We think it's important for you to understand how we make money. It's pretty simple, actually. The offers for financial products you see on our platform come from companies who pay us. The money we make helps us give you access to free credit scores and reports and helps us create our other great tools and educational materials.
Compensation may factor into how and where products appear on our platform (and in what order). But since we generally make money when you find an offer you like and get, we try to show you offers we think are a good match for you. That's why we provide features like your Approval Odds and savings estimates.
Of course, the offers on our platform don't represent all financial products out there, but our goal is to show you as many great options as we can.
Getting an online car loan from the comfort of your couch may sound ideal, but there could be some drawbacks.
Applying for a car loan from an online lender may be convenient, with some lenders offering lower rates than you might find with traditional banks. But not all online car loans are created equal.
Let’s take a deeper look at the pros and cons of car loans from online lenders — and how you can help make sure you’re getting an offer that works well for you.
- The benefits of online car loans
- Drawbacks of online car loans
- Tips when shopping for an online car loan
The benefits of online car loans
Car loans from online lenders can be a good financing option for some, especially those who are short on time or who are looking for lenders who might be willing to work with borrowers with poor credit. Here are some benefits of an online car loan.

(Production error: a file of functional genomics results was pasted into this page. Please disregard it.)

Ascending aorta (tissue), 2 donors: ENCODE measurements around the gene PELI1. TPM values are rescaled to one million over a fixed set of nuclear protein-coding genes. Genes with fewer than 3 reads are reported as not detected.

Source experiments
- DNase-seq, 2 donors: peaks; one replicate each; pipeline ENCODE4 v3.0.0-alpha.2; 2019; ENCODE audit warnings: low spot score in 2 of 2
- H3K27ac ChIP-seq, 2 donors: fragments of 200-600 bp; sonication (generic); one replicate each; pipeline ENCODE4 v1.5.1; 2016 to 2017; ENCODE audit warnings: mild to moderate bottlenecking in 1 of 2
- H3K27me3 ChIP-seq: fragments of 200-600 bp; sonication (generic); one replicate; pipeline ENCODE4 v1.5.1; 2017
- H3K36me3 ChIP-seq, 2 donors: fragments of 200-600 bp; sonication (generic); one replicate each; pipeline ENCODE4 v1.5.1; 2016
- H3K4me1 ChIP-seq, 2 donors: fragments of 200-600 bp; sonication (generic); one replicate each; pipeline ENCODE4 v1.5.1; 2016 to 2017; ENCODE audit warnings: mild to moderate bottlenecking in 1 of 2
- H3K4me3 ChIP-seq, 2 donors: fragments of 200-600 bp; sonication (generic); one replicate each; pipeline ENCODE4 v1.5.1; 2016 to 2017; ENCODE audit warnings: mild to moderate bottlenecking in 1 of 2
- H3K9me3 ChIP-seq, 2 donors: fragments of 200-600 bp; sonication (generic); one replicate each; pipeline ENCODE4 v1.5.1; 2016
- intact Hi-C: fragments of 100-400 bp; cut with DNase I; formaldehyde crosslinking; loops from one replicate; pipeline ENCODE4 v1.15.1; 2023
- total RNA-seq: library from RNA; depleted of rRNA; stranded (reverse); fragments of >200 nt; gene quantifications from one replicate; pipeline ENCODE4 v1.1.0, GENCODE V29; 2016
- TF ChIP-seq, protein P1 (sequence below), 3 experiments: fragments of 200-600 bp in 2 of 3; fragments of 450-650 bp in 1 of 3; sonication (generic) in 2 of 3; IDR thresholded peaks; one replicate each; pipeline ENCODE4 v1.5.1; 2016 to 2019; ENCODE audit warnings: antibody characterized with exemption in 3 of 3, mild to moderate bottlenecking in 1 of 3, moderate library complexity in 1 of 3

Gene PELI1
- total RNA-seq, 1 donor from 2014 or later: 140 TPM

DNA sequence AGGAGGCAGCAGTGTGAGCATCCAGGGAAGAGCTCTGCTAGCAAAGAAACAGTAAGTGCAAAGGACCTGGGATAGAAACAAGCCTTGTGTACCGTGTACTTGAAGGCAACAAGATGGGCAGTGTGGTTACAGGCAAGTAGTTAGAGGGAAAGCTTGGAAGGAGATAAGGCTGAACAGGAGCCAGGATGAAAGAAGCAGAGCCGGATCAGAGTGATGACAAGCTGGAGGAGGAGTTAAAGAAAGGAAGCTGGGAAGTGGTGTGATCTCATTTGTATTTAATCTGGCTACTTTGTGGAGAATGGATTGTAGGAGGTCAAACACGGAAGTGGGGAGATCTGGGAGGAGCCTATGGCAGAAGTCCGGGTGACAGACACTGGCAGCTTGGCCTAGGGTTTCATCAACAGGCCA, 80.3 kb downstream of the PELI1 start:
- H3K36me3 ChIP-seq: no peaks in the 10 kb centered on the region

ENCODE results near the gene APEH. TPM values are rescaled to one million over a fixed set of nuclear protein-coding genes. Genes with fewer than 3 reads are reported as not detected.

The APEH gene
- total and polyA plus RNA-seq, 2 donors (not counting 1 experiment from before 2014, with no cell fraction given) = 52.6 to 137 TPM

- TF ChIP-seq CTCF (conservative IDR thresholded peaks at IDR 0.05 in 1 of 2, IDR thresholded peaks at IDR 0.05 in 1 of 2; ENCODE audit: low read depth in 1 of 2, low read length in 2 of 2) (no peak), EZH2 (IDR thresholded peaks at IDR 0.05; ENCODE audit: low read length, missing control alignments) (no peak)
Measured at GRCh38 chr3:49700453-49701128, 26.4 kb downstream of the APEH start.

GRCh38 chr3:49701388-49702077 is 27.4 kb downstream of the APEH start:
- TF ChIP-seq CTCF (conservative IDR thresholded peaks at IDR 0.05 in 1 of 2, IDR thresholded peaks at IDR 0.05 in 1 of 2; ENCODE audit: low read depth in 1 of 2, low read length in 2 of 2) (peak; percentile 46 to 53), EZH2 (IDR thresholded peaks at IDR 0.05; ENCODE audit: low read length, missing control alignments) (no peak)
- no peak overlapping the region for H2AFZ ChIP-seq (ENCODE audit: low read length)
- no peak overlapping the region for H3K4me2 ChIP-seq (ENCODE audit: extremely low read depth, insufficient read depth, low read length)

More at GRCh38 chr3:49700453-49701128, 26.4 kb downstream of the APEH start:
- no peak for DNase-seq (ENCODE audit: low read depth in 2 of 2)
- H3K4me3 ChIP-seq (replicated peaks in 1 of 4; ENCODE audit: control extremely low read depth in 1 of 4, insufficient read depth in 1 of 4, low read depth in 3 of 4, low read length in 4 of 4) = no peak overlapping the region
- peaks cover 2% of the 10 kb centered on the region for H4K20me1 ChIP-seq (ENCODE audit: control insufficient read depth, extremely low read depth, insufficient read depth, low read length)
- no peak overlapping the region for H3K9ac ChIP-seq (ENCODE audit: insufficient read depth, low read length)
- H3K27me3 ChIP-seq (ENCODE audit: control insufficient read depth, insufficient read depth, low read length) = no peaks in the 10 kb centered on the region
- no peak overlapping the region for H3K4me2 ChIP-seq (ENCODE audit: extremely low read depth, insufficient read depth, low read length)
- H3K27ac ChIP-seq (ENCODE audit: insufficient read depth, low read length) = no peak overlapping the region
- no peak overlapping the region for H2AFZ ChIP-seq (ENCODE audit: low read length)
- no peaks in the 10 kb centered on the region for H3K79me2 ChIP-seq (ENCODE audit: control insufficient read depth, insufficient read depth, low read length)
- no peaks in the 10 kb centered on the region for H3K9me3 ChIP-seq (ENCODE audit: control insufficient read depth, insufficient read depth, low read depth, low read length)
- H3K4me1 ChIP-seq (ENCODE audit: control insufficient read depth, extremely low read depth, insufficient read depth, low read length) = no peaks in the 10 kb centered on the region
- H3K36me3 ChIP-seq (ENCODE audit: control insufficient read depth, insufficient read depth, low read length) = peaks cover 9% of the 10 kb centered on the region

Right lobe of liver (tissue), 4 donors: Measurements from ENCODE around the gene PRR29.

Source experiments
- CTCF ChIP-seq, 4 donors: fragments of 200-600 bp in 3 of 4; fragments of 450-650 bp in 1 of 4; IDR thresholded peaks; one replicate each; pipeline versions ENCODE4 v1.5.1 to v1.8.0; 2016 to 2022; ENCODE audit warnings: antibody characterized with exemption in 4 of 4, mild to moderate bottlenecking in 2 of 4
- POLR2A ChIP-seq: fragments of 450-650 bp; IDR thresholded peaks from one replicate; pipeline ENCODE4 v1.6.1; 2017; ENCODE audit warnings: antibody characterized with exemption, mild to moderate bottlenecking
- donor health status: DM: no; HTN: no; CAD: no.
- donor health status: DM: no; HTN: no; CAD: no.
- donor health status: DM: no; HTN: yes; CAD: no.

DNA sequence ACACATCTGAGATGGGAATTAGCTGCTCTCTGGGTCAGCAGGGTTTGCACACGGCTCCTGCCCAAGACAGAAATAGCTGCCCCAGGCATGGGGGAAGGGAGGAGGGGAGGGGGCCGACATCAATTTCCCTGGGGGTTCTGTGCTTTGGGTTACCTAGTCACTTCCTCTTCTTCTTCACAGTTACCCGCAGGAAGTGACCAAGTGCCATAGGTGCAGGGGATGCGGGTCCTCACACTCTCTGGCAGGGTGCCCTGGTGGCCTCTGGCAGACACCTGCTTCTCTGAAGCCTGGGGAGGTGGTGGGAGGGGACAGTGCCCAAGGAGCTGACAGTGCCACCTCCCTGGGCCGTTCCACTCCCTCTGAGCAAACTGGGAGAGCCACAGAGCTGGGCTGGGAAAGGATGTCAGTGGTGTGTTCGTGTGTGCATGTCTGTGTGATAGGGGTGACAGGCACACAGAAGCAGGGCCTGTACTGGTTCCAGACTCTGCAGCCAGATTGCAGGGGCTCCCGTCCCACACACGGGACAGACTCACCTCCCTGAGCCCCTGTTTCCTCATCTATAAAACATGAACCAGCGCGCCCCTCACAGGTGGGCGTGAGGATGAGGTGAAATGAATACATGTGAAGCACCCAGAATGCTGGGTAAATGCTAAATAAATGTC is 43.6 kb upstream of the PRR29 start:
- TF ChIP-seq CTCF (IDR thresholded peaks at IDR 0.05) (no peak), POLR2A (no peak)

Competitive interest rates
Some online auto loan lenders might offer lower interest rates compared to traditional banks. For example, if you have good credit, the APR on a 60-month loan for a new car could be as much as two percentage points higher from a traditional bank than online lender rates. That difference may seem small, but interest can quickly add up.
For example, a $25,000 auto loan with a 60-month term and 3.5% interest rate would result in a monthly payment of about $455. The same loan with a 5% interest rate would require a monthly payment of almost $472. That monthly difference adds up to an extra $1,020 paid on the higher-interest loan over five years.
Some companies, like Credit Karma and myAutoloan.com, allow you to check out various lenders in one place so you can easily compare offers, interest rates and loan terms.
Convenience and speed
Applying for a car loan from an online lender can be quick and convenient. You can apply for a car loan from an online lender regardless of time of day or location — all you need is a computer and internet access. And depending on the lender, you may be able to find out if you’re prequalified within minutes. If you get prequalified, the lender will let you know the estimated loan amount, interest rate and loan term you may be approved for. You must still submit a formal application to be considered for the loan.
More lenders to choose from